“The authorities had misgivings about making too much information public. At the time there was a huge discussion about what had to be blacked out,” Makatsch remembers. It took four years until he and his colleagues were able to read about the penalties, and the delay had consequences for the risk of overrunning the statute of limitations. In order not to exceed the then three-year (now five-year) time limit, injured parties sometimes had to start proceedings without even knowing how extensive a cartel had been.
The DB launched legal action in 2013, but in December 2015 something happened that even our usually restrained lawyer calls a mega disaster. The European Court of Justice ruled that the fine imposed by the EU Commission on the air freight cartel was invalid because of formal errors. The whole case depended on that fine being valid. “We had lawsuits pending, had spent a huge amount of money and were running a high risk of our costs not being reimbursed,” says Makatsch. “We were suing 10 groups of companies. For each one we were liable for all the legal costs. If the legal action failed, there would be the risk of having to reimburse costs of €20-€30 million.” The tension in the legal department shot up.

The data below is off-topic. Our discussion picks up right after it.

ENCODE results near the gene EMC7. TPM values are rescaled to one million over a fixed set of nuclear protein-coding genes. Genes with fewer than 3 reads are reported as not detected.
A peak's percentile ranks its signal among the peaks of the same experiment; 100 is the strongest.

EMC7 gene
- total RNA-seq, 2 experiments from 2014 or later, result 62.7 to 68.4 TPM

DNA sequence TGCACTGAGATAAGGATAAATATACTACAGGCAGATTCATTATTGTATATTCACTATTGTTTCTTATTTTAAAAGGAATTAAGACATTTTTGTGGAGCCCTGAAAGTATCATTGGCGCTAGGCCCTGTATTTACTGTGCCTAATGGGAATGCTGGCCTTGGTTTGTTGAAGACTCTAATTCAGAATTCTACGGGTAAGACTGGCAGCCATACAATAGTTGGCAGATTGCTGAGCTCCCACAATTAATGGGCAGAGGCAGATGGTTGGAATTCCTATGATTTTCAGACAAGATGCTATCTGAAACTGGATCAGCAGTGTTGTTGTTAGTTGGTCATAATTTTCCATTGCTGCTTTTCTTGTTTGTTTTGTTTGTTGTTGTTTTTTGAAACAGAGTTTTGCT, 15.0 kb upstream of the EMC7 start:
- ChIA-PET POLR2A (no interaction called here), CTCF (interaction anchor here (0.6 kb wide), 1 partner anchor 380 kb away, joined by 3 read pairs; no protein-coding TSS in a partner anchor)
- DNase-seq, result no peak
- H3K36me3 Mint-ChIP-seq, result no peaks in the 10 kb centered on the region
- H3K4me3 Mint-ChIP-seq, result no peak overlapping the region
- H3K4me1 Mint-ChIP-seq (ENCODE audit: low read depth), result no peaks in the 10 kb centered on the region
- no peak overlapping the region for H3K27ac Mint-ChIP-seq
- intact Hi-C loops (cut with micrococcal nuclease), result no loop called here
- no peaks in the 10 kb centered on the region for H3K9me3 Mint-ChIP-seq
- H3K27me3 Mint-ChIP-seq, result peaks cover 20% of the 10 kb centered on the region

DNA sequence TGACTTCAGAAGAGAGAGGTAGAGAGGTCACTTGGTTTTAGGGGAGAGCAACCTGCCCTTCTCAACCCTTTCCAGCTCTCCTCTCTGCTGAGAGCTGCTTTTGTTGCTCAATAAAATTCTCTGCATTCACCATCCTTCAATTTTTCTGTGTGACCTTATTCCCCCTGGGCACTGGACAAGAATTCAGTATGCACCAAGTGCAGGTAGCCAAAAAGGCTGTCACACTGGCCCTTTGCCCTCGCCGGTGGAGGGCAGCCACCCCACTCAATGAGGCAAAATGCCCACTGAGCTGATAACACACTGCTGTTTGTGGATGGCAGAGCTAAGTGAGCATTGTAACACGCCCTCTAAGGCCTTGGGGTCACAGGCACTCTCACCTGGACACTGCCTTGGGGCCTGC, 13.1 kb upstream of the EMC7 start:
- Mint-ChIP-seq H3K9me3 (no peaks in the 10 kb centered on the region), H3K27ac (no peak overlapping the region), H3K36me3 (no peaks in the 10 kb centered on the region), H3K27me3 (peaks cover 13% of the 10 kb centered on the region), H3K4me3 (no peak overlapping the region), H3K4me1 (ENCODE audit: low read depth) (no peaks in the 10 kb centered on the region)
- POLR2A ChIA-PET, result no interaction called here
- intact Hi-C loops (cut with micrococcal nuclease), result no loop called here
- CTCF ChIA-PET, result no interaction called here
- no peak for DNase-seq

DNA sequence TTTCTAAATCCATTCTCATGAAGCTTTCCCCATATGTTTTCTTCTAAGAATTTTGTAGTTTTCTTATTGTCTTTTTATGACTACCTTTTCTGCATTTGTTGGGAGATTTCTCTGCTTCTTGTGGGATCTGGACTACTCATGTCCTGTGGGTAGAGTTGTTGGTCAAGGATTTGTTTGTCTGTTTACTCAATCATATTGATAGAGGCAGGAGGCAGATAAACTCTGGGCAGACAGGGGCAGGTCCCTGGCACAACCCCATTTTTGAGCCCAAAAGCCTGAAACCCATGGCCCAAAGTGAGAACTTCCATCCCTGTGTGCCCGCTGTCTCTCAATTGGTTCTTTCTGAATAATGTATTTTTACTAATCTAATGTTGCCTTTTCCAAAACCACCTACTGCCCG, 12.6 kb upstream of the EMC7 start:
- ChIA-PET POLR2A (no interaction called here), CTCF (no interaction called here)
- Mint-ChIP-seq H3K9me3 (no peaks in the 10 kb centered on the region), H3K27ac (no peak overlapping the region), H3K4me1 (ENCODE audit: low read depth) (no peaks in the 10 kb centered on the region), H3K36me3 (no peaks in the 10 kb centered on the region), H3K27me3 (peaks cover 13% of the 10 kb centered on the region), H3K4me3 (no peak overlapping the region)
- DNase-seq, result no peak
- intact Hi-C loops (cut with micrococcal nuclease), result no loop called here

In March 2017, the European Commission, as the antitrust authority, issued a new ruling. “Once more we did not know the actual ruling, we only saw the press release,” says Tilman Makatsch, apparently impervious to all shocks. But at least the press statement revealed that although the formal error had been corrected, the facts of the case remained the same. Once more the DB lawyers had a sound basis for their claim.
But then there were in-house misgivings about possible retaliatory measures by the air freight firms. To lessen the risk, the railway lawyers resolved to get other aggrieved parties on board, such as Kühne + Nagel, BMW and Bosch. Alongside the lawsuit they held parallel negotiations on possible out-of-court settlements, which have the advantage for all sides that peace is restored faster and firms can once again concentrate on their real business. A long legal action is also unwelcome for the firms involved with the cartel, apart from anything else because they may be temporarily excluded from public invitations to tender.